So yeah - the first week of March I had off of school.  I had really hoped to find another Spanish school to attend this year (like in Costa Rica 2 years ago) but alas, COVID.   So being completely implausible, I decided to find a way to do this at home.  Tricky given that this is an entirely English speaking area and still on lockdown.

So I scoured the internet for Spanish boot camp, and even reached out to the Spanish school I attended in Oakville last year to see if they had anything.  Alas they did not, and the Internet failed me completely *sigh*.  Lots of boot camp, all of it in person, none of it offered this year.  Fail.

I was considering maybe just booking a TON of lessons on Italki, but that was going to get very expensive very quickly.   And part of the point is to talk to *other* people, so I didn't just want a ton of lessons with the teacher I usually work with.  If nothing else, I know he doesn't correct accent, and I've been informed mine is atrocious, so I wanted help with that.

But then I stumbled upon BaseLang -- which offers unlimited Spanish lessons for a monthly subscription price.  AND the first month is a refundable trial.   hmmmm okay.   The price is higher than I currently pay for lessons, but if I were actually taking advantage of the unlimited - there are definite possibilities there.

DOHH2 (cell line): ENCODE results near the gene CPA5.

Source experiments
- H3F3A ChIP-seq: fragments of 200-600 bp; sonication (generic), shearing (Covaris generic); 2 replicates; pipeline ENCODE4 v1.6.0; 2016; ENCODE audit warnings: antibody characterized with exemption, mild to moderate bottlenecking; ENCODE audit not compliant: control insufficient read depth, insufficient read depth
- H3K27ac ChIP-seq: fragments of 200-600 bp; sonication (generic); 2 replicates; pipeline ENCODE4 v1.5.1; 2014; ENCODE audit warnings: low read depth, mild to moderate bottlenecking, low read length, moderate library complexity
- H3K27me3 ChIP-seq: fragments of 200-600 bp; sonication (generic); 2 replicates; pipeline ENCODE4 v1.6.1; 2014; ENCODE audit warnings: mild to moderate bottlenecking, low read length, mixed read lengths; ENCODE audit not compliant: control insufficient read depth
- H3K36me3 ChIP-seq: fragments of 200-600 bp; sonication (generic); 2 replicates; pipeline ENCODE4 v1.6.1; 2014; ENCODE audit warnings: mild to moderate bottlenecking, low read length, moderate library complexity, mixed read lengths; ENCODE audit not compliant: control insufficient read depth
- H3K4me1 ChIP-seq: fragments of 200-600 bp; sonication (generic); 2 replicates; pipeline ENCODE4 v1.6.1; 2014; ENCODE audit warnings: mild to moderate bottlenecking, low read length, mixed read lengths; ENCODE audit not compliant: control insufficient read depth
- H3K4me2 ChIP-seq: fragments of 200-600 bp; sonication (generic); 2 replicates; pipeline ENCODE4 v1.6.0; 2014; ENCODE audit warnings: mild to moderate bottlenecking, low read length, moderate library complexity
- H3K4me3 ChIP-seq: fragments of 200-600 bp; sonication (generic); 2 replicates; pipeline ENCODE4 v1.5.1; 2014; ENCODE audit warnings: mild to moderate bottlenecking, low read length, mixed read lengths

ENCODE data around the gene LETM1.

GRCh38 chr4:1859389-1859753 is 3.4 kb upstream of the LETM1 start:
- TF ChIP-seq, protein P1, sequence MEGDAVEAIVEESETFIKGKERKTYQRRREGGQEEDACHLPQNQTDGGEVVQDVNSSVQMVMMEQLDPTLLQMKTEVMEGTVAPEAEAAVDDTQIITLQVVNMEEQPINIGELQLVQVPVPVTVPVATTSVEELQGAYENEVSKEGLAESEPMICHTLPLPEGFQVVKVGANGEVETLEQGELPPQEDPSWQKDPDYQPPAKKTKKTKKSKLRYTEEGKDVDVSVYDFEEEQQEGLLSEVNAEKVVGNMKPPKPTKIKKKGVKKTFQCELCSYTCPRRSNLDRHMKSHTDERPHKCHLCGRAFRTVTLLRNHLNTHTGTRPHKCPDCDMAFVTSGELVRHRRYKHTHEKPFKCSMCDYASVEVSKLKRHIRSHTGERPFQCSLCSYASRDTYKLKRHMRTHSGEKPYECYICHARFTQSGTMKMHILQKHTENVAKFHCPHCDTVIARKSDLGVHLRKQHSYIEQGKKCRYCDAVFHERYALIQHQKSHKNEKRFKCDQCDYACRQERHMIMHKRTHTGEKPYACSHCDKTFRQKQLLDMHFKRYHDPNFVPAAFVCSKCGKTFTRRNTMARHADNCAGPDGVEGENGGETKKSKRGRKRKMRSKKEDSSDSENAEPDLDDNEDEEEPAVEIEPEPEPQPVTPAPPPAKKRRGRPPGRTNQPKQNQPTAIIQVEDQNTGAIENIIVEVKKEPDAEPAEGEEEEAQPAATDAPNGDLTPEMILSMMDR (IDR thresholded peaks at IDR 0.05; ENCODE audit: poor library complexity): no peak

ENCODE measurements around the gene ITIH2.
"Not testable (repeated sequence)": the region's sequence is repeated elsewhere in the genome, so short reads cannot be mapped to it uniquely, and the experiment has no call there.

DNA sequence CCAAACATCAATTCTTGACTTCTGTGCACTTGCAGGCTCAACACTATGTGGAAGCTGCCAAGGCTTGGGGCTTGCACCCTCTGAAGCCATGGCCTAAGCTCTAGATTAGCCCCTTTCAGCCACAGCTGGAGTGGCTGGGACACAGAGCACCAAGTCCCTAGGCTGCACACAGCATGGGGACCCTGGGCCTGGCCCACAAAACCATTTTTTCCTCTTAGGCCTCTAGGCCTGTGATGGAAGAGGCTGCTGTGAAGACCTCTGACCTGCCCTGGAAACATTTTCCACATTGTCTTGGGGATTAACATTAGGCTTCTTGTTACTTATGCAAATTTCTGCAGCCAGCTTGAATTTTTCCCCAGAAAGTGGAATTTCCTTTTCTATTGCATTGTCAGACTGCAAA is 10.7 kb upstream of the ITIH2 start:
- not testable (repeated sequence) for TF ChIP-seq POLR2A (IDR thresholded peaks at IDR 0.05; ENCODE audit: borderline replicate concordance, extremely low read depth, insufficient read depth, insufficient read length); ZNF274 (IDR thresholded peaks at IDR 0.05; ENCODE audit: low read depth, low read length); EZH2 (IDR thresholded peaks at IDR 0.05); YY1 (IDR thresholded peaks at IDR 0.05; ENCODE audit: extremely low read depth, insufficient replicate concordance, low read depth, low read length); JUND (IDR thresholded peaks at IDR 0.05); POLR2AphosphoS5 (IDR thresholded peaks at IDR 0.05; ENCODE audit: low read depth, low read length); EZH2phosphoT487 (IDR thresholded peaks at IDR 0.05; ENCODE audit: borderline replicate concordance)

So I signed up a little over a week before my boot camp was to begin.  And I did a couple lessons in that week to learn how it worked and understand the system.  Long story short, I was less than impressed and did cancel my subscription well before the month was up.  And there was no hassle about a refund so all good.  I'll give it a legit review in its own post in the next day or two.

BUT what it was actually great for was boot camp!!!   Lol.   In that week I spent more than 10h speaking with 11 different people in Spanish, more than half of whom had no English.  About half were from Venezuela (where the company is located), some in Colombia, one each from Argentina, Guatemala, and Ecuador.  Honestly though, my ear isn't good enough to tell the different accents.  All of them were super positive and friendly, although I would say of them all, only two of them actually taught.  The rest were more like conversation partners.  But for what I wanted it was great.   There was only one I really struggled to understand and I truly feel that was at least partially cause he mumbled the whole time.  But I was really pleased that I could carry on a number of conversations with a ton of different people - and while there were definitely awkward moments and a ton of errors, I could at least understand and be understood.  It was a HUGE confidence boost!